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To shunt or not to shunt?

Discussion in 'General Electronics Discussion' started by Gadgetastic, Jun 22, 2013.

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  1. Gadgetastic

    Gadgetastic

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    Nov 22, 2011
  2. poor mystic

    poor mystic

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    Apr 8, 2011
    :) Hi
    I believe you want to use this meter to measure 2 or 3 mA.
    No shunt resistor is needed in that application. However you'll only be using 10% to 15% of the meter's full range, which seems to me a bit of a waste.
     
  3. (*steve*)

    (*steve*) ¡sǝpodᴉʇuɐ ǝɥʇ ɹɐǝɥd Moderator

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    A bit of a waste, but the only practical option. A 2 mA (0-1.999mA) meter would not have sufficient range to cover the intended currents.
     
  4. Gadgetastic

    Gadgetastic

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    Nov 22, 2011
    Wiring the Ammeter

    Getting frustrated.

    I know it's likely just something obvious that I'm missing, as is usually the case it seems, but I can't seem to find anything clear enough online that helps, so, here goes.

    I have an ammeter designed for mA. It is panel mounted and digital. There are four wires coming out the back, Black, Red, Yellow, Blue. I hook the black wire up to the 9v battery by way of a 470ohm resistor. The Red wire to the ground. At this point the meter lights up and says 16.66. I have 2 electrode outputs which have 4.5k Ohm resistance to brig them down to 2mA which my multimeter confirms. So i hook the yellow wire to one electrode and teh blue wire to the other, seeming the same thing I did with the multimeter, but the gosh darn panel mounted meter just goes BLANK!

    What is the obvious thing I am doing wrong here?
     
  5. (*steve*)

    (*steve*) ¡sǝpodᴉʇuɐ ǝɥʇ ɹɐǝɥd Moderator

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    Jan 21, 2010
    Don't start new threads for the same thing please.

    Firstly, you need to read the specs (they're on the auction you pointed us to).

    The specs say 5V +/- 5% -- you supplied 9V. There is a significant chance you have caused something to fail (I know this because I applied the incorrect voltage to a similar module and that's exactly what happened to me).

    You need to power it from a source of 5V (a 9V battery and a 78L05 regulator would be sufficient).

    The meter should display 0.00 when you power it up.
     
  6. KrisBlueNZ

    KrisBlueNZ Sadly passed away in 2015

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    Nov 28, 2011
    As well as providing a 5V supply instead of a 9V supply, you need to make the connections as shown in the "Wiring connection" diagram on the auction page. Red and black are for positive and negative connections (respectively) to the 5V power source (there is no 470 ohm resistor), and yellow and blue are for the positive and negative connections (respectively) in the path whose current you want to measure.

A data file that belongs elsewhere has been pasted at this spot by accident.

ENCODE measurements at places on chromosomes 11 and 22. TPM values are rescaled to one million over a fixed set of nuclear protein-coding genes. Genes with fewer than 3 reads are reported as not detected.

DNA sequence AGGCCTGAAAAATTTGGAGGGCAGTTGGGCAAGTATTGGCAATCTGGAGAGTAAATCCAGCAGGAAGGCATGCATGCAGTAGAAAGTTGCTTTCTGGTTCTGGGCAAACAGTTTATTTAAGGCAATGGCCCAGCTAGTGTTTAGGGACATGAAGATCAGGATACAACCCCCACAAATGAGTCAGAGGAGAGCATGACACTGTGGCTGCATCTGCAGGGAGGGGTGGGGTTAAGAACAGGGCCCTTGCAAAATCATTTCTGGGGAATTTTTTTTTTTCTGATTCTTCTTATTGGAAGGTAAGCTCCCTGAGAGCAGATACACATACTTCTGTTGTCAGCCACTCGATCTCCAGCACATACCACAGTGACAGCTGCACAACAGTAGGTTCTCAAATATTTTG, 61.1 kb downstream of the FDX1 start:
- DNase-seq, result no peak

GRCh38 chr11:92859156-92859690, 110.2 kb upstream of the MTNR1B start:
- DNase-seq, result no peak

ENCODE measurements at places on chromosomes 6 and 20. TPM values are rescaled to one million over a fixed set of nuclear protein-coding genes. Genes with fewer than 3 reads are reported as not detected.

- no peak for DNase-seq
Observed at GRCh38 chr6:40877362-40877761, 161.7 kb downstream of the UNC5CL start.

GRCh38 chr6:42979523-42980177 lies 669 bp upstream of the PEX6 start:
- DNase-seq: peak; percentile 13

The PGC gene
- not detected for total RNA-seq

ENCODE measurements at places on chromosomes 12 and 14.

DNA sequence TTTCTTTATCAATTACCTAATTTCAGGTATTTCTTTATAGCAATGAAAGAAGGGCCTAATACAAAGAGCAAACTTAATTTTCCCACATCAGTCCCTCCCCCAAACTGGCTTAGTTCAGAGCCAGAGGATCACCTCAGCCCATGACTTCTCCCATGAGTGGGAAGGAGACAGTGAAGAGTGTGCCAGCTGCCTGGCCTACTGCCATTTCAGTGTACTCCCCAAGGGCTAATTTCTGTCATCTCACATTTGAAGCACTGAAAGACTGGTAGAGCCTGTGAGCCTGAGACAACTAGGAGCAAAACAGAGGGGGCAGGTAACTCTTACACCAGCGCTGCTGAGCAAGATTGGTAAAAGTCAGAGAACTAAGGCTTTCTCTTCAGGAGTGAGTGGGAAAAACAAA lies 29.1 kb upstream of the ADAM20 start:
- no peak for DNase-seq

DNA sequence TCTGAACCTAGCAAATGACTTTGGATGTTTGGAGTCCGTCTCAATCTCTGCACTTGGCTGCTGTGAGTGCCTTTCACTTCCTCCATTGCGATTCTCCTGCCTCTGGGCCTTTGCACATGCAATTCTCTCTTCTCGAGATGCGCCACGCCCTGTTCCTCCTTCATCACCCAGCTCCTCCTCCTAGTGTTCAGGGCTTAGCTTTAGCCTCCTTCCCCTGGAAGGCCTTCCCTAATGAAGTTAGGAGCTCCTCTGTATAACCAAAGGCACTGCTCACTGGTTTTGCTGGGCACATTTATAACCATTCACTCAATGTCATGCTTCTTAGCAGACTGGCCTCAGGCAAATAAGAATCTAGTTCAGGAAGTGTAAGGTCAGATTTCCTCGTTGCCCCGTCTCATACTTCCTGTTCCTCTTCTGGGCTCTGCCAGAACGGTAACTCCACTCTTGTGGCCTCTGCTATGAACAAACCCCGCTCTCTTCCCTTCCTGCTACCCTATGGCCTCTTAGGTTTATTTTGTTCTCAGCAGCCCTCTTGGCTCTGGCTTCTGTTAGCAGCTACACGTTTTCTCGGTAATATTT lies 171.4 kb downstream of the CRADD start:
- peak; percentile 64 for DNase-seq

The auction does not state what the requirements are for voltages on the input pins in relation to the power supply; it simply says "please use the independent power supply", which means that the 5V power source must be independent and electrically separate and isolated from the circuit whose current you are measuring.

    If it doesn't do what you expect, I suggest you buy another one, since the one you have may well be damaged, as Steve says.
     
  7. Gadgetastic

    Gadgetastic

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    Nov 22, 2011
    You say it does not need a 470 resistor, but the specs say it requires 20mA max and the 9v puts out a lot more. So don't I need to cut the current with a resistor?

    Sorry about starting a new thread. I wasn't sure if this counted as the same topic.

    Thanks.
     
  8. KrisBlueNZ

    KrisBlueNZ Sadly passed away in 2015

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    Nov 28, 2011
    The specs say that the measurement range is 0~20 mA.

    The power supply current is specified as 100 mA maximum.

    You need to use a 5V regulator connected to your 9V battery, to produce a 5V supply rail for your meter. You do not need a 470 ohm resistor. Have a look at the 78L05 data sheet: http://www.fairchildsemi.com/ds/MC/MC78L05A.pdf

    You need to learn more about voltage, current and resistance. You could try Googling explanation of Ohm's Law.
     
  9. Gadgetastic

    Gadgetastic

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    Nov 22, 2011
    There's a lot I need to learn, which is why I'm a newbie. ;)

    Thanks for the advice. I'll give it a try.
     
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